Reccomended by my cousin Sara. On audiotape. Listened to it OCtober 21-31. Extremely well written. The philosophy of gender bending was not my cup of tea but I found the book horribly fascinating.

Junot Diaz, "The brief wondrous life of Oscar Wao"
A long awaited first novel that was excerpted in the New Yorkers several years ago. A digital download from the library. Listened to it November 17-28. Diaz writes like a dream. This is truly a heartbreaking but wonderful book about a nerdy Dominican and his family. Not to be missed. Highly reccomended.

Junot Diaz, "Drown"
Included in the digital download of "The brief wondrous life of Oscar Wao" from the library. Listened to it November 28-December 4. These are short stories. Some are great, the rest are good. This guy can write!

John Steinbeck, "The Moon is Down"
First book in the third volume of the Library of America collection of Steinbeck given to me as Christmas present by Kathy. Read it November 30-December 1. Written as a propoganda piece to buck up the courage of those suffering in occupied lands, this book stands the test of time by being relevant to the people in occupied lands today.

John Steinbeck, "Cannery Row"
Second book in the third volume of the Library of America collection of Steinbeck given to me as Christmas present by Kathy. Read it December 1-December 2. A totally delightful account of the denizens of the wharfs on the coastline of a California town.

John Steinbeck, "The Pearl"
Third book in the third volume of the Library of America collection of Steinbeck given to me as Christmas present by Kathy. Read it December 2nd. Short sad story of hard luck and disaster when a poor Mexican family tries to get out of poverty by striking it rich.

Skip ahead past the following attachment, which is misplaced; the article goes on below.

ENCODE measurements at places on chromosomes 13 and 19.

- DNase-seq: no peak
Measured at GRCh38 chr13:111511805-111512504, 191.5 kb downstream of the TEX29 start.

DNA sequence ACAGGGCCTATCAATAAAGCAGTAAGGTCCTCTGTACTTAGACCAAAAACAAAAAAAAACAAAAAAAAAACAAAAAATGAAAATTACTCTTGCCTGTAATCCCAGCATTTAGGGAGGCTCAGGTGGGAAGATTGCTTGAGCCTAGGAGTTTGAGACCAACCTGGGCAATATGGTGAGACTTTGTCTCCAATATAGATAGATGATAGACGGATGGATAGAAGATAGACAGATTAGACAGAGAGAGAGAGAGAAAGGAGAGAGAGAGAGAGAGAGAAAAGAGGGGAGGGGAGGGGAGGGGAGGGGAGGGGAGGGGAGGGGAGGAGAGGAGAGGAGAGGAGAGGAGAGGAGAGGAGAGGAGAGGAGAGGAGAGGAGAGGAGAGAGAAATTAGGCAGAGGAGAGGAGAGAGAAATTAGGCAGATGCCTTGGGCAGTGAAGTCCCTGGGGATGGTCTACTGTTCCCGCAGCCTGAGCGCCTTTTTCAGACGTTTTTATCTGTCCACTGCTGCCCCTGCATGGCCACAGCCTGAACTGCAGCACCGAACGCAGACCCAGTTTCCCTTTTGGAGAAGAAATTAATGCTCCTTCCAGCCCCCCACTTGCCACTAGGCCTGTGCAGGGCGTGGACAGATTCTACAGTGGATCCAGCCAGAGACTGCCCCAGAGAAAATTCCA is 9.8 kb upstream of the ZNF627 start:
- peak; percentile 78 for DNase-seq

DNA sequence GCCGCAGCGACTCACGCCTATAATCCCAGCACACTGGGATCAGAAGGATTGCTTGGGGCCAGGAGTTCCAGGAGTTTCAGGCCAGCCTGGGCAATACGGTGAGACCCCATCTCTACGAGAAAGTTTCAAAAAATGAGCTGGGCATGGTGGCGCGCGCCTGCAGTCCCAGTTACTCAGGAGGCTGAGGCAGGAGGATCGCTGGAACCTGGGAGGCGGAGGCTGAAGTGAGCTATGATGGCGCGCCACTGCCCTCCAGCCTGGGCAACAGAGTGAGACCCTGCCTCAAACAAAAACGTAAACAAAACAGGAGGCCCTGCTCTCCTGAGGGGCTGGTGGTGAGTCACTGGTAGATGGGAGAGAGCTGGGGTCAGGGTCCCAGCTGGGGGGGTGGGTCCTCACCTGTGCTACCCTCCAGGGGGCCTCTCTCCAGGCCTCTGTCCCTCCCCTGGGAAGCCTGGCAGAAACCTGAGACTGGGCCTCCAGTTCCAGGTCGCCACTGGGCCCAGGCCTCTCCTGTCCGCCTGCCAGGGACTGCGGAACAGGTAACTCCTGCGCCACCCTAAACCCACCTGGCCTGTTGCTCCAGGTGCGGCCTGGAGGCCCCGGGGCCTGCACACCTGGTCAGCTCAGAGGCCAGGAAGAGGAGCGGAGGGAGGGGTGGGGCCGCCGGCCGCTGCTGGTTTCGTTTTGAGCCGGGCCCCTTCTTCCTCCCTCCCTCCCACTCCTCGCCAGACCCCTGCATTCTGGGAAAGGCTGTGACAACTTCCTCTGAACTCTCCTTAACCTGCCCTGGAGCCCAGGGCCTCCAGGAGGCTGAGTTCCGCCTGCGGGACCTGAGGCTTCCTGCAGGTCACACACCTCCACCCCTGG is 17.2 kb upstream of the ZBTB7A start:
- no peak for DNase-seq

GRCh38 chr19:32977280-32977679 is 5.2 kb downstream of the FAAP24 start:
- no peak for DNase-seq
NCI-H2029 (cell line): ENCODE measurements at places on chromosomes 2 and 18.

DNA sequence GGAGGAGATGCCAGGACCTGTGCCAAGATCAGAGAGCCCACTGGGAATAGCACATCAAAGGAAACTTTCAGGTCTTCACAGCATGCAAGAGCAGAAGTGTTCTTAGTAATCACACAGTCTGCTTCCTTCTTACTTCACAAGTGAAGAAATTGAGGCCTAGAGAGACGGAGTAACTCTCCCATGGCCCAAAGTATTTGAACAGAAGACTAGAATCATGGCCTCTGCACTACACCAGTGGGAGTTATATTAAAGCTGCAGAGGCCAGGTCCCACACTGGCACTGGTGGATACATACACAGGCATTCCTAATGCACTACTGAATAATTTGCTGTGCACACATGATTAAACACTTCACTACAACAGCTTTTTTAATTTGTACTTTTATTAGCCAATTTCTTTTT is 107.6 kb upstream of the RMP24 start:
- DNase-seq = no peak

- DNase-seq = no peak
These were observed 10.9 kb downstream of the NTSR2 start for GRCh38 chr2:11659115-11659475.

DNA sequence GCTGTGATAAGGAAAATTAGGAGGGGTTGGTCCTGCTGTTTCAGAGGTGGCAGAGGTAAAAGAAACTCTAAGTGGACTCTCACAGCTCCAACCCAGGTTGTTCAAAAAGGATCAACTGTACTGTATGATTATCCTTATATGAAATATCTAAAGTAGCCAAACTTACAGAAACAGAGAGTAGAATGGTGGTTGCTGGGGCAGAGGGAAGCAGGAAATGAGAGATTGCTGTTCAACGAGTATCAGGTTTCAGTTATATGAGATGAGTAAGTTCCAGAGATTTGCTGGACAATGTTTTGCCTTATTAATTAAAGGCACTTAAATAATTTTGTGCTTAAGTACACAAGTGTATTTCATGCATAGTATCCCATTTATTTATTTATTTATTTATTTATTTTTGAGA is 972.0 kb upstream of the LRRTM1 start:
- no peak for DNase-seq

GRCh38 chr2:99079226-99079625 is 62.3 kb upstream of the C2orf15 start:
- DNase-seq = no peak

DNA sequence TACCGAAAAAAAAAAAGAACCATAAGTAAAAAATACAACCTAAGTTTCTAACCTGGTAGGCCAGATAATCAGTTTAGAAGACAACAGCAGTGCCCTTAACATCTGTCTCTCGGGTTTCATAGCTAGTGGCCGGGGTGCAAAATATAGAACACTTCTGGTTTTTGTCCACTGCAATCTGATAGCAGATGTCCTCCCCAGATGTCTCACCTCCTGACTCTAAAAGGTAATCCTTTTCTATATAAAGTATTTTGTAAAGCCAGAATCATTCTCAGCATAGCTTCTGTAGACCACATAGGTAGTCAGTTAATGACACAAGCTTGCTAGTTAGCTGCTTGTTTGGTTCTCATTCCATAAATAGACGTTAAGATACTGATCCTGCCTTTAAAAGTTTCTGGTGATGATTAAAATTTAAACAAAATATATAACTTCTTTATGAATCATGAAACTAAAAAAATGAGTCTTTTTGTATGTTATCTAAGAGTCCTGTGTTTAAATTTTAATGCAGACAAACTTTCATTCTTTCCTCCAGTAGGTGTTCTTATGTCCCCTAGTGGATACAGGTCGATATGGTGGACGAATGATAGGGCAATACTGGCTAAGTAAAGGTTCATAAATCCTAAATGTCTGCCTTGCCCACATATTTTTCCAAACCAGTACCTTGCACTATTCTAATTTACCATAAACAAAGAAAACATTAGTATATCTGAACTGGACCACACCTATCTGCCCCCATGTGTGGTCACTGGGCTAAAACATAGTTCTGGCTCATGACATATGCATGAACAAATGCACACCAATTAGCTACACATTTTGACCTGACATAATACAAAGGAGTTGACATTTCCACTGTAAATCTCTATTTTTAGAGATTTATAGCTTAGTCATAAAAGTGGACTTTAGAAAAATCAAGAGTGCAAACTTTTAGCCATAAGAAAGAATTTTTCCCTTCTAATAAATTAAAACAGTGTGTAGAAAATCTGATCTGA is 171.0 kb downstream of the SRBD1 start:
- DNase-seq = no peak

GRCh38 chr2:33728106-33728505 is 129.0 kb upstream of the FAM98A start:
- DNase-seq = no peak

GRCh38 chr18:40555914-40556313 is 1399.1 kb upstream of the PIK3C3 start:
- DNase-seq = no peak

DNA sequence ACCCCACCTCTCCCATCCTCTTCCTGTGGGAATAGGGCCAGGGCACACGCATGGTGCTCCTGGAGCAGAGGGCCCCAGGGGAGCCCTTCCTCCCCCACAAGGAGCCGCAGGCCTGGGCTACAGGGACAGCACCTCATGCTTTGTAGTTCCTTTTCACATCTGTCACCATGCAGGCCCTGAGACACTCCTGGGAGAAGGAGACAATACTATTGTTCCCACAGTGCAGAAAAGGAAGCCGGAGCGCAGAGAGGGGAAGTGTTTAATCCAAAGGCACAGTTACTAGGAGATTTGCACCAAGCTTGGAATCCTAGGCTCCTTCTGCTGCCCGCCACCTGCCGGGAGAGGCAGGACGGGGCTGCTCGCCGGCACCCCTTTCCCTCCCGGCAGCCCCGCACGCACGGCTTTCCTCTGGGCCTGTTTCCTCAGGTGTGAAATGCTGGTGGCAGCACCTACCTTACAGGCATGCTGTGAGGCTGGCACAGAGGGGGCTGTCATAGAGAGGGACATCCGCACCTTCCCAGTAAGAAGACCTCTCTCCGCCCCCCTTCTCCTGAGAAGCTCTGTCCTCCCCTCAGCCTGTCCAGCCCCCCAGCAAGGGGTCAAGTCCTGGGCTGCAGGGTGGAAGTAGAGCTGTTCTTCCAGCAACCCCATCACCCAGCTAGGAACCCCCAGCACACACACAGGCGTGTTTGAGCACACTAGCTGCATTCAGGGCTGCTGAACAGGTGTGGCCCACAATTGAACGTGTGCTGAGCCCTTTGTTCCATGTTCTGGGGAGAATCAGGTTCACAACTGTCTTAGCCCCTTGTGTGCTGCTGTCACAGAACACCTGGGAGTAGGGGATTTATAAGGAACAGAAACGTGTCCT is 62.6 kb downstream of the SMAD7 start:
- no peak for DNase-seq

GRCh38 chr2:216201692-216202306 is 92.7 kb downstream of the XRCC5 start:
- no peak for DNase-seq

Carl Hiaasen, "Hoot"
Hiassen's first book written for younger readers. A digital download from the library. Listened to it December 12-15. The only difference between this and his adult books I found was less violence and no sex. What remains was great plot, wonderful characters and lots of humor.

John Steinbeck, "East of Eden"
Fourth book in the third volume of the Library of America collection of Steinbeck given to me as Christmas present by Kathy. Read it December 2-16. Steinbeck poured his heart into this book and if it wasn't as great as "The Grapes of Wrath" it wasn't from lack of trying. A wonderful read, with great insights into the human condition. Highly reccomended.

E.B. White, "The Trumpet of the Swan"
E. B. White reads his classic children's story on audio cassette. Listened to it December 26-31. White has a rich barritone and a soft New England accent. The book is a beautiful work of eternal art.
D. Non Fiction:
Tim Smith, "The NPR Listener's Guide to Classical Music"
To help me with my Classical Music listening project as I plow through the last unlistened to corner of my vynyl collection. Read it Jan 26th-Feb 14th. Very informative and entertaining. Will be helpful to my classical music listening project.